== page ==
It’s early in the day, but the waiting room at Alamosa Family Medical Center is already crowded. Two-year-old Michelle is here with her dad, who has an appointment with one of the physicians; Ozzy, also 2, is here with his mom. The clinic’s story corner, which is stocked with books thanks to a partnership between Save the Children, Reach Out and Read and Valley-Wide Health Systems, makes the wait a lot more enjoyable. “Michelle loves the story corner here,” says dad, Brady.
Judy Duarte, the Early Literacy Coordinator at Valley-Wide Health Systems, makes sure that gently-used books are available for all children in the waiting rooms to read and take home at each of the group’s health centers throughout rural Colorado. “We distribute hundreds of age-appropriate books each month at our clinics,” says Judy.
The task is substantially easier now, thanks to the Innovative Approaches to Literacy grant, which provides many of the books and sets up story corners in places like community centers and coffee shops in addition to doctors’ offices.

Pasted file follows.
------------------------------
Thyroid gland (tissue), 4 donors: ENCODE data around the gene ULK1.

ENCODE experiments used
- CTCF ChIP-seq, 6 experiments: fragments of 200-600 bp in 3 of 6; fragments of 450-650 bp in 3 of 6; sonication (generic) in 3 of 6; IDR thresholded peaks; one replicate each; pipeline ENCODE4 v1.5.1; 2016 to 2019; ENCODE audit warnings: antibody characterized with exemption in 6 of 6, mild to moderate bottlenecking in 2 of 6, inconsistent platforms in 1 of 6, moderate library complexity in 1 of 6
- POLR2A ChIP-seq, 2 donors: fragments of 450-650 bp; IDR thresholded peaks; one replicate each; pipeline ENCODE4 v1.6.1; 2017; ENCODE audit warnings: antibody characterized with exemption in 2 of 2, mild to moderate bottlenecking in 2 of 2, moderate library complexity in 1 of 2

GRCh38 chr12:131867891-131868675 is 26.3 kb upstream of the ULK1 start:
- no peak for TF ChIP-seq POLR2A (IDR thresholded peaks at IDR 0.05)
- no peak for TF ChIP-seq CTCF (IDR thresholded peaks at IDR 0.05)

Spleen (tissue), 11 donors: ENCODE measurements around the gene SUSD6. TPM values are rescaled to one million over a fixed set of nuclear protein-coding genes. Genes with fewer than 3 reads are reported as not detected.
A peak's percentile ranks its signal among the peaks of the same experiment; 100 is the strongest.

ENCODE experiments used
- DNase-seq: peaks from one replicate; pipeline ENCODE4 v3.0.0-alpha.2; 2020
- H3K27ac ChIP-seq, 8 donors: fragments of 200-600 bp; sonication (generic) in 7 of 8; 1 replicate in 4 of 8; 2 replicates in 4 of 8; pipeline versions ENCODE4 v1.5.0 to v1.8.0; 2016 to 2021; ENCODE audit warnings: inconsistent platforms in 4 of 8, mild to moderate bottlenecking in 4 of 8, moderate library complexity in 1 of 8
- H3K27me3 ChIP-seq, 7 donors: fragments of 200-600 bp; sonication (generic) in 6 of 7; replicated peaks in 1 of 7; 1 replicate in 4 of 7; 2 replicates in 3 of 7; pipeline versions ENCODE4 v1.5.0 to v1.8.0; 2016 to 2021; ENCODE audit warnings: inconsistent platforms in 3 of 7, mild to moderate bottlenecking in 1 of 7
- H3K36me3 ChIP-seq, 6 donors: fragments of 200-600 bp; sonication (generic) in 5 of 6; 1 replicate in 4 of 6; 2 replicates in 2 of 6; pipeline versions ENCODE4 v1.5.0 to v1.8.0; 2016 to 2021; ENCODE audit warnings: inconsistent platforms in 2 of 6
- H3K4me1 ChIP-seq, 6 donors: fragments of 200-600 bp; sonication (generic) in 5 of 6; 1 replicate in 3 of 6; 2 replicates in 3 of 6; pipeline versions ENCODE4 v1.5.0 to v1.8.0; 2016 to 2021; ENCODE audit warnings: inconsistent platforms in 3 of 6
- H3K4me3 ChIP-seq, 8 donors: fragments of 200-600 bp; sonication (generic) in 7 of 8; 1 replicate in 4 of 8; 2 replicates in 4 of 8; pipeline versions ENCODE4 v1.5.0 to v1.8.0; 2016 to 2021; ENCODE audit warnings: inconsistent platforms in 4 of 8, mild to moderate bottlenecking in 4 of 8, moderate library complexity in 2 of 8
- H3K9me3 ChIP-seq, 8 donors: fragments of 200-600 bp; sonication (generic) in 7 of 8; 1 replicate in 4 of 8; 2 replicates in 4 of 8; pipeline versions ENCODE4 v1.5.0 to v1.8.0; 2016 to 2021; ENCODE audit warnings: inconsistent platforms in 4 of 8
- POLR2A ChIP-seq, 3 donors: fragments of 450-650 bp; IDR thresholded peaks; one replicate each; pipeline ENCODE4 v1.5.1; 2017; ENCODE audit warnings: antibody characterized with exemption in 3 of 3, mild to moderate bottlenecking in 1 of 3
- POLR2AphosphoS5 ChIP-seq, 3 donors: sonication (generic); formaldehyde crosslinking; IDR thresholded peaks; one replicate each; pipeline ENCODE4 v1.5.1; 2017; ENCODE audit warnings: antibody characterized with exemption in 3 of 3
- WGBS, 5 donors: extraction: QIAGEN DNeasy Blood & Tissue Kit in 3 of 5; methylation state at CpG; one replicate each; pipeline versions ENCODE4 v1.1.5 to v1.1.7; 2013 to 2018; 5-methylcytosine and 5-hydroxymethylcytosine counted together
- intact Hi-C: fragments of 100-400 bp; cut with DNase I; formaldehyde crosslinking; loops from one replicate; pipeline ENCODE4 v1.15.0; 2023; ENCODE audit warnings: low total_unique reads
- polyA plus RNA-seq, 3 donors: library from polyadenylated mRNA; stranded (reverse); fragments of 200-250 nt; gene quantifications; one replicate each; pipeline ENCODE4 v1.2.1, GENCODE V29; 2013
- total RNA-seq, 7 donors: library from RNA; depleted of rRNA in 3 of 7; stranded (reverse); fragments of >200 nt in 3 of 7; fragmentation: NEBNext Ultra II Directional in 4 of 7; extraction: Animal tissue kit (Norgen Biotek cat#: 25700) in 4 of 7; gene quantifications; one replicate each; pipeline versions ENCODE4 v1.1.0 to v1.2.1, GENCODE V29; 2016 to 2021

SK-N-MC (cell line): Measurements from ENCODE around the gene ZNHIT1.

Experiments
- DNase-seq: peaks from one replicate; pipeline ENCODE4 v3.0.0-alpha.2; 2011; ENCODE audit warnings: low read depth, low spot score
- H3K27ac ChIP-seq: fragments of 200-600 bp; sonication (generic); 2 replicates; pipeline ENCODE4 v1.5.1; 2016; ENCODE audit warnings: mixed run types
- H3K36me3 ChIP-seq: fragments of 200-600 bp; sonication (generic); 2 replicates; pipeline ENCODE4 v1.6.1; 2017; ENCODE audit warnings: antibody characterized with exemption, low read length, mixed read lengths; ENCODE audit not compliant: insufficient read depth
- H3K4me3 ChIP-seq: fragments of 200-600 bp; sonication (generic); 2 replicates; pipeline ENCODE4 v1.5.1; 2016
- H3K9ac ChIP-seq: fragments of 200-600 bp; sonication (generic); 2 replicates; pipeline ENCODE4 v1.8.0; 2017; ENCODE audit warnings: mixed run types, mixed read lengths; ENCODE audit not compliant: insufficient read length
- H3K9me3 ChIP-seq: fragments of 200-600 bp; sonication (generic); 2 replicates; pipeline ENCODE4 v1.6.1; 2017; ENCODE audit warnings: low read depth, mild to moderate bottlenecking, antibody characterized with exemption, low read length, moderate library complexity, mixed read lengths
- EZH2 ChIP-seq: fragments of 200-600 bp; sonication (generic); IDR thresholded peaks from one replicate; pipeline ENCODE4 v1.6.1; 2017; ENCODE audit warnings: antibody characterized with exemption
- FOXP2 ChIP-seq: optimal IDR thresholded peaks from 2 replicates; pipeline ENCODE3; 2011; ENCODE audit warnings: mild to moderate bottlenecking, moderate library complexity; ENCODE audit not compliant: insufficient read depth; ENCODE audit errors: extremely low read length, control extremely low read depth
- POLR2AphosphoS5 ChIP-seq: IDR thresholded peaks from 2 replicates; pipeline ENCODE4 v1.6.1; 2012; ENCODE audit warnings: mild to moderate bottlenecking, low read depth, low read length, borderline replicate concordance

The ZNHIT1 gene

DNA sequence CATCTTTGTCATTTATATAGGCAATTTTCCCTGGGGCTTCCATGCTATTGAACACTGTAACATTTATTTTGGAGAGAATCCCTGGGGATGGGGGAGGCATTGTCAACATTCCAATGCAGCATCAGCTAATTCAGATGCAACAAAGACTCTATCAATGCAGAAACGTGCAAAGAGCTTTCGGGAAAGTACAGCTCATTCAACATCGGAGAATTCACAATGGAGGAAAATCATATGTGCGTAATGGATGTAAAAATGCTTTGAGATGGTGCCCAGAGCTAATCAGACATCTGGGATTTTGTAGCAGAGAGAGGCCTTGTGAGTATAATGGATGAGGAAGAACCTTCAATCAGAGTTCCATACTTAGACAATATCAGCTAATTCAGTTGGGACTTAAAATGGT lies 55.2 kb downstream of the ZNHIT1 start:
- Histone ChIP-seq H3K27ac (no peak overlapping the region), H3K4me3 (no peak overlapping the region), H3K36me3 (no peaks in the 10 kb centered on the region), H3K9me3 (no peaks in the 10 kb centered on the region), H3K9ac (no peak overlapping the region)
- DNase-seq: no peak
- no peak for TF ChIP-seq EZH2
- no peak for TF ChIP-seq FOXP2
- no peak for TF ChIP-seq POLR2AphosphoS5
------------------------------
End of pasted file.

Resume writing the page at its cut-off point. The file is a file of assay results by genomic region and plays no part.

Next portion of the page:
The books are not only found in the waiting rooms, but in the examining rooms too. Through the Reach Out and Read programs, medical providers are trained to teach parents about the importance of reading aloud to their children. At each of their regular checkups, from age 2 months to 5 years, children are given a new book to take home to read. “Even the babies get the books,” says Julie Longfellow, one of the clinic’s nurses. “They touch them, bite them and try to turn the pages,” she says.
Learning experiences in the early years shape brain architecture and have a direct impact on social, emotional and learning skills. “We’ve always encouraged reading. It’s important for brain development,” says physician’s assistant, Kirk Kritner. “And now the kids look forward to coming in for their visits. They know they’ll be getting a book – and it keeps their minds off their vaccinations,” he adds.